In high school and university, there were a number of occasions that he and his friends were threatened with physical violence and taunted with jeers of “f—ing Jew.” (Berger has reportedly said he ran “like a coward” while friends got pummeled.)

Berger has always been “viscerally offended” by inequity, says Toronto family doctor Michael Rachlis, who is also from Winnipeg and counts himself as one of “at least a dozen people who would think Philip was their best friend.”

Rachlis has been involved in many of the same political battles. The pair helped lead the successful fight against extra billing of patients by physicians back in 1986. Both received death threats because of their outspokenness, Rachlis says.

Wellesley-Central Hospital sought out Berger to be its new chief of family medicine in 1994, even though he was, in many ways, a most unlikely candidate.

He had never been a hospital administrator before; in fact, he’d never even worked as a manager.

What Berger did have in abundance though was street cred. The teaching hospital was located a block away from the epicentre of Canada’s AIDS epidemic where Berger was a highly trusted advocate.

He would eventually become an “excellent administrator,” but it took some time to learn the ropes, Glazier says.

“He had never been a leader, other than in protests, and had never been an academic so there was a steep learning curve,” Glazier says, adding that Berger started off by not consulting colleagues on big decisions, “thinking he knew best.”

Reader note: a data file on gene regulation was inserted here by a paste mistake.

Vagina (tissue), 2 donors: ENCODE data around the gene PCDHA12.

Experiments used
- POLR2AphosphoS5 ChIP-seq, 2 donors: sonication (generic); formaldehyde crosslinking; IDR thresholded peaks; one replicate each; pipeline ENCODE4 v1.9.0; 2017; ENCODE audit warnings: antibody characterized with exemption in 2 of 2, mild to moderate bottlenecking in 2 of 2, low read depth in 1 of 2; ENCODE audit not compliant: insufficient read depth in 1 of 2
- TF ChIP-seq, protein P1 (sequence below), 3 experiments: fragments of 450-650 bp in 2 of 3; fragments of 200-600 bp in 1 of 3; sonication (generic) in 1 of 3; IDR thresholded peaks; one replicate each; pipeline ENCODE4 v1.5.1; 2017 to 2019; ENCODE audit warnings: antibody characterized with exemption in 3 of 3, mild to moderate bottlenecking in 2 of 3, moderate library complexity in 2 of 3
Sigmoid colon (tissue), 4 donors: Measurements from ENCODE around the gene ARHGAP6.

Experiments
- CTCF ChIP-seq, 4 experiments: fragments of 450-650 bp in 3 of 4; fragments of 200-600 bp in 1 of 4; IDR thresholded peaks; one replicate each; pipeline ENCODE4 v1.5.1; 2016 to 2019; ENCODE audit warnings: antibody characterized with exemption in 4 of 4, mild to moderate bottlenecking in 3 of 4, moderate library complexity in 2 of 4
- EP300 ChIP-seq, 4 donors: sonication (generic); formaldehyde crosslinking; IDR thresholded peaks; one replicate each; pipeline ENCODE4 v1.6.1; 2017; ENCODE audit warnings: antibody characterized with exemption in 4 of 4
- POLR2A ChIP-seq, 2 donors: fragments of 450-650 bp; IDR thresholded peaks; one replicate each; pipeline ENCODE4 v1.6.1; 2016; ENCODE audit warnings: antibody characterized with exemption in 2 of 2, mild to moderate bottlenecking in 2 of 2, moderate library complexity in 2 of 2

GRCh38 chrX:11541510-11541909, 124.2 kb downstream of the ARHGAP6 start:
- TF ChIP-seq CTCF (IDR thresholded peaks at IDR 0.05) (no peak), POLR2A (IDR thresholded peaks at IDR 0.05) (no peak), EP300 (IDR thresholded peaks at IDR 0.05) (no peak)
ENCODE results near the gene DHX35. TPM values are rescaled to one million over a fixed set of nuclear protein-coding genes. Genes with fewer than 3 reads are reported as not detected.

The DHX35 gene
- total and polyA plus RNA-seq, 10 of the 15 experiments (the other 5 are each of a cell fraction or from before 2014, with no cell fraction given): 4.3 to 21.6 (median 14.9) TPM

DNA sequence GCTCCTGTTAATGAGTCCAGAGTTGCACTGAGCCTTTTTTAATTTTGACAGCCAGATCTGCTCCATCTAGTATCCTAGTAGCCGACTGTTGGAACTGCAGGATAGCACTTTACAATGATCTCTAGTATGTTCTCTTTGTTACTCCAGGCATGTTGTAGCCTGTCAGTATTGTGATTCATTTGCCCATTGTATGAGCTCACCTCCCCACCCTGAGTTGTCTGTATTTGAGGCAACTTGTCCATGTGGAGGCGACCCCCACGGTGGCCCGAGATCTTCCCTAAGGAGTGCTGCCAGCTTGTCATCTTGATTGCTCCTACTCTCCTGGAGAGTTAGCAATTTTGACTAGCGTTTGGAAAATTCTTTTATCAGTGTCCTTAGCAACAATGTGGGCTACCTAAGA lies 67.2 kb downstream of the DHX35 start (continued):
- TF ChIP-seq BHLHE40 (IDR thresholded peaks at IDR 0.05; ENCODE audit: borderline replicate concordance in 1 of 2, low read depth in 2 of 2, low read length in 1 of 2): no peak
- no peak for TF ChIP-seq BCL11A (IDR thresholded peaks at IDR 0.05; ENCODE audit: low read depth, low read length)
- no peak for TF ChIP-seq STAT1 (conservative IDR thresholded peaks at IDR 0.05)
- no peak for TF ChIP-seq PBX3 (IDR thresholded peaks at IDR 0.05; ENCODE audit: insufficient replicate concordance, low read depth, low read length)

When he realized no one was following him, he overcorrected by consulting excessively.

Says Glazier: “He would spend an hour and a half on the phone most nights, consulting with me, consulting with the dean, consulting with everyone, everywhere. He calmed down in later years but was still highly consultative.”

In 1997, the Health Services Restructuring Commission recommended that the Wellesley close and that most of its programs — including its large HIV/AIDS one — move to St. Mike’s.

The proposal ignited a firestorm of opposition, including numerous protests, a court challenge and a “Staying Alive” campaign launched by supporters, including the hospital’s board of directors.

Opponents perceived St. Mike’s, a Catholic hospital, to be anti-gay and feared LGBTQ patients would face discrimination. Leaders of AIDS organizations warned that patients with HIV/AIDS would be judged as sinners.

Berger was among those who fought against the Wellesley’s closure but when the court battle was lost, he saw the writing on the wall.

In the midst of the unrest, St. Mike’s then president Jeff Lozon quietly tapped Berger to become the hospital’s next head of family medicine.

“He was by far and away the preferred candidate. St. Mike’s had a big commitment to the inner city and Philip was an urban health inner city doctor,” Lozon says.

But with emotions running high, the board of the Wellesley issued an edict, forbidding staff and physicians from communicating with anyone at St. Mike’s.